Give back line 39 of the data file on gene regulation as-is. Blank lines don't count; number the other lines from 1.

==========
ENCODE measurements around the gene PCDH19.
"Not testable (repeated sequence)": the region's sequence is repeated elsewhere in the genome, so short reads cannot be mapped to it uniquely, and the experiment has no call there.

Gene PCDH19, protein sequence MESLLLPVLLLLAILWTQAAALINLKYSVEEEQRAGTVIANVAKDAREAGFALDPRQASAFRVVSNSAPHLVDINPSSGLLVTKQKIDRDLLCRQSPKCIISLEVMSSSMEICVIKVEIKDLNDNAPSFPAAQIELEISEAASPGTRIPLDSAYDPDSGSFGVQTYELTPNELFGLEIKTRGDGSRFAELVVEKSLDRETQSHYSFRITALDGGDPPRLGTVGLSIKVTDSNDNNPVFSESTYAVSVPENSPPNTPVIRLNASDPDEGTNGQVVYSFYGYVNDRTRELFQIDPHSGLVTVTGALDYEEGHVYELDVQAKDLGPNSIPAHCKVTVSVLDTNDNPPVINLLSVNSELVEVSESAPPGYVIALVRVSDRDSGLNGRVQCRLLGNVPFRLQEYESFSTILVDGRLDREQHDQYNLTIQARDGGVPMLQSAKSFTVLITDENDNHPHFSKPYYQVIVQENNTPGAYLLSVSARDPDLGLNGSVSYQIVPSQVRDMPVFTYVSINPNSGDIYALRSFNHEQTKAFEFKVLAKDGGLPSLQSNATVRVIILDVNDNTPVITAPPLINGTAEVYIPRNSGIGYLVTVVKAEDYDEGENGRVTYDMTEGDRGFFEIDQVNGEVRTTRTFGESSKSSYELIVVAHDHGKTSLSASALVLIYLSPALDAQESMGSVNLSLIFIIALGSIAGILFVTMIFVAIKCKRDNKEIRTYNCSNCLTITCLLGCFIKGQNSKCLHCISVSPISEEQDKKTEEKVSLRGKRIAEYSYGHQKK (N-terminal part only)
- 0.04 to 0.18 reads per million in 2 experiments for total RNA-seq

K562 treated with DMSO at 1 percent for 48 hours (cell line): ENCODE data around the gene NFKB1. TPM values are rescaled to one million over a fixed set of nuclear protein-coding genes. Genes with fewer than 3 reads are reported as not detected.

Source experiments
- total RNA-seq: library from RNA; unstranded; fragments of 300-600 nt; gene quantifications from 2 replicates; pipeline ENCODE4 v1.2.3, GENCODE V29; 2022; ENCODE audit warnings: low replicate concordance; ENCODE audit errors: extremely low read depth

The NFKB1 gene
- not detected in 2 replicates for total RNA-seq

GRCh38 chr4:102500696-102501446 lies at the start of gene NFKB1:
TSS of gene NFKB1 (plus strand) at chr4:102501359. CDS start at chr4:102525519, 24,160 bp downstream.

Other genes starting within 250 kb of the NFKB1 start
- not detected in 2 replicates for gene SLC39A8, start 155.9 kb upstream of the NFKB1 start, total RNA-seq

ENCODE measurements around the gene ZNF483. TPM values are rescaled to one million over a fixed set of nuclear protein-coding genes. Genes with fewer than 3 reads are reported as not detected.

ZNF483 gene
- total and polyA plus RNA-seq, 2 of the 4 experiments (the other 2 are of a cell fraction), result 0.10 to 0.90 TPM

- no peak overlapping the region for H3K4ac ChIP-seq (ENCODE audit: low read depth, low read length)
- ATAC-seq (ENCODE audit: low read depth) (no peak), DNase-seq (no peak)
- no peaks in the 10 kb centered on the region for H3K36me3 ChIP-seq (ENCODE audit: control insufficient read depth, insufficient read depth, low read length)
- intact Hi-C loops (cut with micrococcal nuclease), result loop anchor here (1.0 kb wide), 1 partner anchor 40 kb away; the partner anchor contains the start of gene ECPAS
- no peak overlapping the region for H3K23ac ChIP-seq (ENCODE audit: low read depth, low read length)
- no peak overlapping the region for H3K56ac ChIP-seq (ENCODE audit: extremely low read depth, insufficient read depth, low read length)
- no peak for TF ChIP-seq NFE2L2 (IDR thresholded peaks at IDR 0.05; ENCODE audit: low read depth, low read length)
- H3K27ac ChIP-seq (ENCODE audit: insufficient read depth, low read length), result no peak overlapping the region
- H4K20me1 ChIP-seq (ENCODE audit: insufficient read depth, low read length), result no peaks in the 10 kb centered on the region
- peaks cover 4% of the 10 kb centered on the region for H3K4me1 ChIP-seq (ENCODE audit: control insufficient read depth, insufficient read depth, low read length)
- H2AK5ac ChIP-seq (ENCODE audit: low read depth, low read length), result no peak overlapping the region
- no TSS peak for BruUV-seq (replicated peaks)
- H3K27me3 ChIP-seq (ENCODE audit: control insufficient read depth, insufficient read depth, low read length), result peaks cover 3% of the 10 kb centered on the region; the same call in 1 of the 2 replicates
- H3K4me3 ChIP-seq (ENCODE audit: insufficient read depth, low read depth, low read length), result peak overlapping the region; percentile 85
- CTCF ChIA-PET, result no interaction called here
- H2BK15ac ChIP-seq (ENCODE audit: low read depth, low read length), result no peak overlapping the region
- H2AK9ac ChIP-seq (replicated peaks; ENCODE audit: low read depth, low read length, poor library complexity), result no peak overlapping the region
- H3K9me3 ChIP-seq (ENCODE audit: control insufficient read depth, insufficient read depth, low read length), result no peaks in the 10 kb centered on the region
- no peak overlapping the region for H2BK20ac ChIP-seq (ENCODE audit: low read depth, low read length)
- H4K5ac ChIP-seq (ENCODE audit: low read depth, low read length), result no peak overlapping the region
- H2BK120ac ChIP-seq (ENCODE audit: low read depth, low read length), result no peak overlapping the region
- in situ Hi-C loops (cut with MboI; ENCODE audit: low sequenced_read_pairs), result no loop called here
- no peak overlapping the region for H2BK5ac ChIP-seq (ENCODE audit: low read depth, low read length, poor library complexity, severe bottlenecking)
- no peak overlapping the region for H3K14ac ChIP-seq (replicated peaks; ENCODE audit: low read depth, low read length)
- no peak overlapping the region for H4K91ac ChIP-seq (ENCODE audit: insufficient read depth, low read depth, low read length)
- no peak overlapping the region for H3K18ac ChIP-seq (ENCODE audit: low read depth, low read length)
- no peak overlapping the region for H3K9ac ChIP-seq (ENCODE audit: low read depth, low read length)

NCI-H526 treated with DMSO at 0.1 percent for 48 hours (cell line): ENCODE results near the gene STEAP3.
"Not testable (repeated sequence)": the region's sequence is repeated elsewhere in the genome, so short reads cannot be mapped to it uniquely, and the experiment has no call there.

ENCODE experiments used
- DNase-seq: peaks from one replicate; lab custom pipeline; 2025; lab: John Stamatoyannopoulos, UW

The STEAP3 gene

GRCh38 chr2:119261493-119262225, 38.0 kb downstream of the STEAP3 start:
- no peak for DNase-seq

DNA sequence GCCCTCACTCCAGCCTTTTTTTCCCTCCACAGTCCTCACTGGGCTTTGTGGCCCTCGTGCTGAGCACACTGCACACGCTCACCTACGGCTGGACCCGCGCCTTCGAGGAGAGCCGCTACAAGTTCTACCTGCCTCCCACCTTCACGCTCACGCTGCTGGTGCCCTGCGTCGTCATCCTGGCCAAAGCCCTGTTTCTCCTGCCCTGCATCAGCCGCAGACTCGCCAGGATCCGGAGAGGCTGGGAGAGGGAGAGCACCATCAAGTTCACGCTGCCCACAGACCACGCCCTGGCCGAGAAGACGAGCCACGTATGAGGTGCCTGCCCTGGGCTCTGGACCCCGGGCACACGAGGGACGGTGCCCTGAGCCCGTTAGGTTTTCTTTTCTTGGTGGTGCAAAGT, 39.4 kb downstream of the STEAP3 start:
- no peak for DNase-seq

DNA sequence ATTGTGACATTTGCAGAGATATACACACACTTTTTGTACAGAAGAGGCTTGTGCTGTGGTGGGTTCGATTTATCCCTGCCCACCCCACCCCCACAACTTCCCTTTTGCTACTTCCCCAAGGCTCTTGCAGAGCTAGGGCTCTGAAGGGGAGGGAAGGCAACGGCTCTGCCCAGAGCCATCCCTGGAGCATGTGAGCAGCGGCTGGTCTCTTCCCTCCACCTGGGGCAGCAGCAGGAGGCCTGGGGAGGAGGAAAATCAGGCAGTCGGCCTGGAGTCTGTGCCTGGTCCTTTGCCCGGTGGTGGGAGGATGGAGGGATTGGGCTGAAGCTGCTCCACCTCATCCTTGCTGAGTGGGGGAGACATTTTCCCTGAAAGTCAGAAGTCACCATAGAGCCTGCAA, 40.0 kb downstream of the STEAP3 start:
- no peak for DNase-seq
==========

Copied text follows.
- no peak overlapping the region for H2BK5ac ChIP-seq (ENCODE audit: low read depth, low read length, poor library complexity, severe bottlenecking)